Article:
POLICE in the English Midlands have launched drone patrols over farmland in an effort to catch the people who have slaughtered and stolen almost 80 sheep in a series of night-time raids over the last month.

The horror began on July 8, when the family of farmer Phil Neal, of Park End Farming near Crick, in Northamptonshire, found the remnants of the field butchery of 12 of their sheep, and a further two killed, but left intact at the scene.

Since then, there have been four more 'slaughter and removal' raids at farms around the area, at Whilton, Kelmarsh, Rushton and Clipston, prompting the police to launch 'Operation Stock' to catch the culprits. It is thought the animals have been killed specifically to be sold on illegally to restaurants and shops.

Officers have now begun drone surveillance of grazing land, alongside extra ground patrols, whilst trading standards and environmental health officers investigate where the meat may be entering the food chain. Signs urging local residents to report anything suspicious have been sent to farmers and landowners in the area.

"A lot of the crimes have happened in quite remote locations," said Sgt Sam Dobbs of Northamptonshire Police. "You physically can't see from the road what's going on. The drone can cover such a large area and see such a lot at night with the thermal imaging."

But Sgt Dobbs warned that the problem was 'wider than just one county' as the raiders seemed to be striking in areas close to major road networks, where they could make a quick escape with the carcases.

Mr Neal has spoken out in the local press and Park End Farming's social media about the trauma his partner Katie and sons Charles, two, and Tom, eight, suffered from discovering the crime scene on their way home from school.

“It’s the worst thing for my children to witness,” said Mr Neal. “We’re in shock, feeling emotionally and physically exhausted. I feel like giving up, after all the hard work and love that goes into our stock.”

He said that the theft was both demoralising and financially painful because the slaughtered sheep had been intended for sale through the family's meat business.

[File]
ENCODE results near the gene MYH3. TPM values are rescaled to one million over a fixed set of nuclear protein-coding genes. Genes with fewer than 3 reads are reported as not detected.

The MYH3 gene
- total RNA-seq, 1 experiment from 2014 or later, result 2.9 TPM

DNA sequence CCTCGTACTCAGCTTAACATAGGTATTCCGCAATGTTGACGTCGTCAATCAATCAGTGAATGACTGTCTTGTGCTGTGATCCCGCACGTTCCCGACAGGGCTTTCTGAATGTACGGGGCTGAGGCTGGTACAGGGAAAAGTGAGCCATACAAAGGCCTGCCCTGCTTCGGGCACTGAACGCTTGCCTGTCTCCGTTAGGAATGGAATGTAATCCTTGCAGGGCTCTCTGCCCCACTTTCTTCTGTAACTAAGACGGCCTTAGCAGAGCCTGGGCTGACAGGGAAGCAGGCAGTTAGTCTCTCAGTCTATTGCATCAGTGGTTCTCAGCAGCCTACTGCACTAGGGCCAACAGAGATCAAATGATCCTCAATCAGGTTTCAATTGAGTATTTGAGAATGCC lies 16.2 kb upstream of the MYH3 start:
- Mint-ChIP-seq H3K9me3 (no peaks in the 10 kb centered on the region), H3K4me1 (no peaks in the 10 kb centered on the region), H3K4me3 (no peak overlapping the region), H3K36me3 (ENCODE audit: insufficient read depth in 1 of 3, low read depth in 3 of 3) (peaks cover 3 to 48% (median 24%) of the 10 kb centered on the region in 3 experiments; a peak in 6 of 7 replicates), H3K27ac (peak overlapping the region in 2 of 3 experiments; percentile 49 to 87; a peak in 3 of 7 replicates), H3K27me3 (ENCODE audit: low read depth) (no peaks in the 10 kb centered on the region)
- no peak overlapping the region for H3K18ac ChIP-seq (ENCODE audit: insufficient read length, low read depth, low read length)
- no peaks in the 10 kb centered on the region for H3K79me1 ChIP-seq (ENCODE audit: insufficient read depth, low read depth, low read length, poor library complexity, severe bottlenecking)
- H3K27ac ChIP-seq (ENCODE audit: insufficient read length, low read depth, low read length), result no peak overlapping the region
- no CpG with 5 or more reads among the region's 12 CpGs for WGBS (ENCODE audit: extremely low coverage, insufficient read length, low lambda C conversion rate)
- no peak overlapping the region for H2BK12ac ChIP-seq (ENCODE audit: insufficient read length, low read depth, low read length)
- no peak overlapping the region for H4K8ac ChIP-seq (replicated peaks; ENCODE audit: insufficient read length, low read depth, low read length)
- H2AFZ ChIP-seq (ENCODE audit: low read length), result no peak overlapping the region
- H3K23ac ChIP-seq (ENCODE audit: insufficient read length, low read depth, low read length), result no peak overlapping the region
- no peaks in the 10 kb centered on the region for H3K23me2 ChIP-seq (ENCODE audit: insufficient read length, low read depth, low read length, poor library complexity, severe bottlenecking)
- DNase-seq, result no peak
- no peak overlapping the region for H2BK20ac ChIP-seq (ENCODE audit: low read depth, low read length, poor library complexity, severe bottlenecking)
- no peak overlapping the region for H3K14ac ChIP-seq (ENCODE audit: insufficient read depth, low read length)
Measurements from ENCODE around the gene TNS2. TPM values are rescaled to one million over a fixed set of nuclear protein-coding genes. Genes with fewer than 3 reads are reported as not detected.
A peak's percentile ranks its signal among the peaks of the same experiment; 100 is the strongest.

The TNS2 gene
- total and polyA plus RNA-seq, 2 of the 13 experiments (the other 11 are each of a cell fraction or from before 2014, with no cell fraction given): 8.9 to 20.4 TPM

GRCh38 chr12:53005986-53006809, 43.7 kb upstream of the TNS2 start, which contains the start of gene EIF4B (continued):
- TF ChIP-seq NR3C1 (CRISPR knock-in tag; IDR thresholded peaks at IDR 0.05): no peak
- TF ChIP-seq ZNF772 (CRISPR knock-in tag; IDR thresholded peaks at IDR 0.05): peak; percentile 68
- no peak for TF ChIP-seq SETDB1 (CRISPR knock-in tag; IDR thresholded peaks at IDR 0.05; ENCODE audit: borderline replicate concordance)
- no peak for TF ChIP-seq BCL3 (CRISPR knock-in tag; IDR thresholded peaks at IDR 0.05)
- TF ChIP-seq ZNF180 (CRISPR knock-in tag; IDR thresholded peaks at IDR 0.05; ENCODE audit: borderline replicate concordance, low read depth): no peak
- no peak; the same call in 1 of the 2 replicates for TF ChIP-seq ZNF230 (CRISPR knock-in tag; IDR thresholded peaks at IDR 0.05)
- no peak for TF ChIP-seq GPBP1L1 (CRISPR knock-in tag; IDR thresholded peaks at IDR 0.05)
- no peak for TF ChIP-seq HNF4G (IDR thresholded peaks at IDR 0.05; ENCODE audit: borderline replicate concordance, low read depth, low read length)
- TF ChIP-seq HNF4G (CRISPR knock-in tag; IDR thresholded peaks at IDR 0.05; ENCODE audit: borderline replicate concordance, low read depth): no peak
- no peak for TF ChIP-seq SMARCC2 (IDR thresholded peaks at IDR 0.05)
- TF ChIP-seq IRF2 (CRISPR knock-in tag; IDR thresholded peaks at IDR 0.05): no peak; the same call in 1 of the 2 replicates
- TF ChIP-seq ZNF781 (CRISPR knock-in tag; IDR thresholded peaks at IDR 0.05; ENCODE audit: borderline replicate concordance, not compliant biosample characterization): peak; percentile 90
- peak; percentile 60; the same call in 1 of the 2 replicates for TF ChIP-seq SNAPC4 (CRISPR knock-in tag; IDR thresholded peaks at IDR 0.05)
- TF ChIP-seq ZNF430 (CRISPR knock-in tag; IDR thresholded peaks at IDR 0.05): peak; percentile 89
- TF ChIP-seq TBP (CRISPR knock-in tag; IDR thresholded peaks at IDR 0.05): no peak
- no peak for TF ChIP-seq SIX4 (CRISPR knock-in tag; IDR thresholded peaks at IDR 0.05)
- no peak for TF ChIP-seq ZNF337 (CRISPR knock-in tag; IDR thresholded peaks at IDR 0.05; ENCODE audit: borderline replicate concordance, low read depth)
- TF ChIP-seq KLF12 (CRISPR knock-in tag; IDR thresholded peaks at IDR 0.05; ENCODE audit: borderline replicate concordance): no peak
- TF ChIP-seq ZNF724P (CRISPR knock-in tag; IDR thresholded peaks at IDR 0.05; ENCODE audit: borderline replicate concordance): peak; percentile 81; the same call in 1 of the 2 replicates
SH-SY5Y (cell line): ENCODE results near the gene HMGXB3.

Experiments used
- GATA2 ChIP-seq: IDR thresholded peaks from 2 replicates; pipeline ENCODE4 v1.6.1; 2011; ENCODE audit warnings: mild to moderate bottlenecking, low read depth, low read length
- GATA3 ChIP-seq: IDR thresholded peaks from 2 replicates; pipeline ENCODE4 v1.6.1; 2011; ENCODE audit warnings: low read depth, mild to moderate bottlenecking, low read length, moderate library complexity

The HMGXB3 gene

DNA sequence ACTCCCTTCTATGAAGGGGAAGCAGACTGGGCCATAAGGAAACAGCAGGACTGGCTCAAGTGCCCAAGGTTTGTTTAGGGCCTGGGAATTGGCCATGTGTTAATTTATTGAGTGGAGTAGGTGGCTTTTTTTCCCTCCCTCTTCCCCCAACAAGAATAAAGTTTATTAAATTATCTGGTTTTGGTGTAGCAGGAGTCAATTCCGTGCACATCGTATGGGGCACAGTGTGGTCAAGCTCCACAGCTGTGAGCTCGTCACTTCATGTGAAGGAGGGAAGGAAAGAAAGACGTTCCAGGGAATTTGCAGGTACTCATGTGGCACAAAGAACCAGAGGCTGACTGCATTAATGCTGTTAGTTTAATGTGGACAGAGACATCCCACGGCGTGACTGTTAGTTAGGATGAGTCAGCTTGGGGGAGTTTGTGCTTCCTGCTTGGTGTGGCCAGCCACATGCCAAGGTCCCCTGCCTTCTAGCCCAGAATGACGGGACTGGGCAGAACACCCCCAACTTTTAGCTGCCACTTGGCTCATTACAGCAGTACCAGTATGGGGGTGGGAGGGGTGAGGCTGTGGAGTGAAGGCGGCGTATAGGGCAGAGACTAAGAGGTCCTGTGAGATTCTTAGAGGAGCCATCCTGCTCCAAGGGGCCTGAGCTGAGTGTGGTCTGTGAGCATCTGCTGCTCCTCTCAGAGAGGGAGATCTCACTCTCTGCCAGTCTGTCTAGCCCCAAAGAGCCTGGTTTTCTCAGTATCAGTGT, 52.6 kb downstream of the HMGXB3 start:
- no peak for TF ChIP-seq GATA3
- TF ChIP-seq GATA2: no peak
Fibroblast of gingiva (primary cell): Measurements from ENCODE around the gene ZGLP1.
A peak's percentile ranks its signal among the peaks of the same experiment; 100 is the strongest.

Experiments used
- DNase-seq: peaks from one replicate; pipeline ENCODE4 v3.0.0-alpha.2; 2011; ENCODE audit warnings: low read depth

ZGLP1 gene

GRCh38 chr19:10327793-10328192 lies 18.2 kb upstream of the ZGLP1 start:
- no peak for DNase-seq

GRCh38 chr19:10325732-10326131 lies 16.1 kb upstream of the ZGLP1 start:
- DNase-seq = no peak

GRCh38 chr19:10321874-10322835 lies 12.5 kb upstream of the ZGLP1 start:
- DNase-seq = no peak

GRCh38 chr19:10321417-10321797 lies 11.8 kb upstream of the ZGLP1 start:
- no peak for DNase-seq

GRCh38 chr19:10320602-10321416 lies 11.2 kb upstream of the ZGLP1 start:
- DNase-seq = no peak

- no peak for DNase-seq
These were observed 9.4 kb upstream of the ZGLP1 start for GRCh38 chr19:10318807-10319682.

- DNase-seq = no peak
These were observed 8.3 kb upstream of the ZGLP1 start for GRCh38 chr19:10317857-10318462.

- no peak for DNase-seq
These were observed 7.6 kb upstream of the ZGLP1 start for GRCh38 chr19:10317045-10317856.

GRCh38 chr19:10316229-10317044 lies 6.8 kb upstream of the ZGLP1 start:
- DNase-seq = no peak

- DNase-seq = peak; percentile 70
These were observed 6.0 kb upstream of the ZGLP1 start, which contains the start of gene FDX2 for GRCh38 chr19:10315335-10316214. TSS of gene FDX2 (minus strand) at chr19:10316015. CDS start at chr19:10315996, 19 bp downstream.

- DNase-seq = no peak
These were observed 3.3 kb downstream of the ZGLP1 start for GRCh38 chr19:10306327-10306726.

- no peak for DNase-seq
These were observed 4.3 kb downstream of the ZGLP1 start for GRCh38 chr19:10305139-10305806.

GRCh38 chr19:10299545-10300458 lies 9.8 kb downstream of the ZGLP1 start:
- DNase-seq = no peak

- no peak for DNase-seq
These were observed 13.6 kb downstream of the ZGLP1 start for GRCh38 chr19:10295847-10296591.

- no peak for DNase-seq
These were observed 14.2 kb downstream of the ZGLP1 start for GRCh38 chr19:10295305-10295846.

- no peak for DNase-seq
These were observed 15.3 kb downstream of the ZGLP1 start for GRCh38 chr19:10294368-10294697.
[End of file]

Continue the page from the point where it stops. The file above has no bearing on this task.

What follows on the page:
“The people who did this are highly-skilled butchers – they leave no meat on the bone," he added. “I think because this is happening more regularly to farmers that a law change is needed. There needs to be stricter punishment.

“If I stepped on someone’s property carrying a knife to steal their dog, I would go to prison. What is the difference?"

Speaking for Northamptonshire County Council trading standards, Cllr Jason Smithers said: “These cases raise real animal welfare and food safety concerns as the people doing this are following none of the legally required processes or standards.

“Being slaughtered in a field, not an approved slaughterhouse, means animal welfare considerations around handling and stunning are clearly being ignored, and those killing the animals are highly unlikely to be licensed slaughterers.

“In terms of the meat being taken, the hygiene and anti-contamination processes followed in slaughterhouses are also obviously not taking place, and the animals have been slaughtered without confirmation of food chain status," said Cllr Smithers.

“This means they may have recently received medication which would mean they could not enter the food chain for a set period of time, making their meat potentially unfit for consumption.

“Similarly the meat will not have undergone a meat hygiene inspection which would pick up any undetected illnesses the animals may have had when killed, and the meat will not be labelled or traceable as is required.

“If you are offered cheap meat, it may not be safe, nor meet animal welfare or food standards, so if you have any doubt, do not buy or eat it, and report your concerns to us or to the police.”

On July 24, a 40-year-old Hampshire man was arrested on suspicion of criminal damage and theft as part of the investigation, but the police stressed that they have not treated that as the end of the matter. The senior investigating officer for Operation Stock, Detective Inspector Johnny Campbell of Northampton CID, said: “We’re taking this fast-moving investigation very seriously with a dedicated team following a number of lines of inquiry into these awful crimes.

“One man arrested in connection with these incidents has been released under investigation, with inquiries ongoing as our investigators and the Rural Crime Team work tirelessly to bring those responsible to justice.

“We’re receiving lots of intelligence into CID regarding Operation Stock and I’d like to thank everyone who has reported suspicious activity to us. These reports are vital to our work and I’d urge anyone with potentially relevant information to contact us via 101 or online.”